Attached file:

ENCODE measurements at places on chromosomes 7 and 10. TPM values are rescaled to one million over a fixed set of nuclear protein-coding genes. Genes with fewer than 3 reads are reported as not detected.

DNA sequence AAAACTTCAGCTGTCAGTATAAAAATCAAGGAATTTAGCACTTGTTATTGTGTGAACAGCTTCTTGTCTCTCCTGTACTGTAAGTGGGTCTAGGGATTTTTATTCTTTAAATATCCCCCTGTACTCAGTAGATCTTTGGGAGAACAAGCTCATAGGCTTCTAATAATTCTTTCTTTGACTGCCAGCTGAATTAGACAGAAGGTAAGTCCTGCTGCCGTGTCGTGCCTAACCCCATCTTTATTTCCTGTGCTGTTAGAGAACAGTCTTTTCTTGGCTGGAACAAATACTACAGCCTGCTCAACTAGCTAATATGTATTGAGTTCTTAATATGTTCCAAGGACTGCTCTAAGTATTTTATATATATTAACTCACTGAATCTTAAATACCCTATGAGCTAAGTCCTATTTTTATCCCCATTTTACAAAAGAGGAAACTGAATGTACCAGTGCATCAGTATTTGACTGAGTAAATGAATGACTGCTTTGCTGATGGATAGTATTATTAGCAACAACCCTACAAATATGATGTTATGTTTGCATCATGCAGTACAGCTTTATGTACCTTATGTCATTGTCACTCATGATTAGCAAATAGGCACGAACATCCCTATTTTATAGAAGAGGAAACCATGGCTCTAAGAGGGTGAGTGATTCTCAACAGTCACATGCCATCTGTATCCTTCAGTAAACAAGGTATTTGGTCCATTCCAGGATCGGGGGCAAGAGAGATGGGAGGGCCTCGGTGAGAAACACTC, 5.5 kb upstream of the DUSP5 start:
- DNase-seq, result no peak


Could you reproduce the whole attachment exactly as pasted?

ENCODE measurements at places on chromosomes 7 and 10. TPM values are rescaled to one million over a fixed set of nuclear protein-coding genes. Genes with fewer than 3 reads are reported as not detected.

DNA sequence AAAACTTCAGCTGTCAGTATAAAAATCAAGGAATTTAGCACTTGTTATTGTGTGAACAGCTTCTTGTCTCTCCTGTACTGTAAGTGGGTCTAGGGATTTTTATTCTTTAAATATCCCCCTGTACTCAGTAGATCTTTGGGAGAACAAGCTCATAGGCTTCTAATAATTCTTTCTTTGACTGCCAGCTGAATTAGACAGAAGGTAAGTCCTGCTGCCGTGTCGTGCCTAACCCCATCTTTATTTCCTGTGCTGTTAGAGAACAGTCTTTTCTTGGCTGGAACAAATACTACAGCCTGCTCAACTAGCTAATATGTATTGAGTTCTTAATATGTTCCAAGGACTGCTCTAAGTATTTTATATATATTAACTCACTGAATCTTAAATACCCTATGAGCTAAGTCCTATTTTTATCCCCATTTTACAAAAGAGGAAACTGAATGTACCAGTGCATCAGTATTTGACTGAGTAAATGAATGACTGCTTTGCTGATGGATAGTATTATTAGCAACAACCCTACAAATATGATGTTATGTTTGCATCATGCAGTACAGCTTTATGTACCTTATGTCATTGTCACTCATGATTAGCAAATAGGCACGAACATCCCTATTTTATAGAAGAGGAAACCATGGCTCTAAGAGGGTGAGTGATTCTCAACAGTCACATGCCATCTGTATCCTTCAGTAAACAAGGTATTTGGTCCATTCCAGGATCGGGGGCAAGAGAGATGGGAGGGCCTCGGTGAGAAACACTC, 5.5 kb upstream of the DUSP5 start:
- DNase-seq, result no peak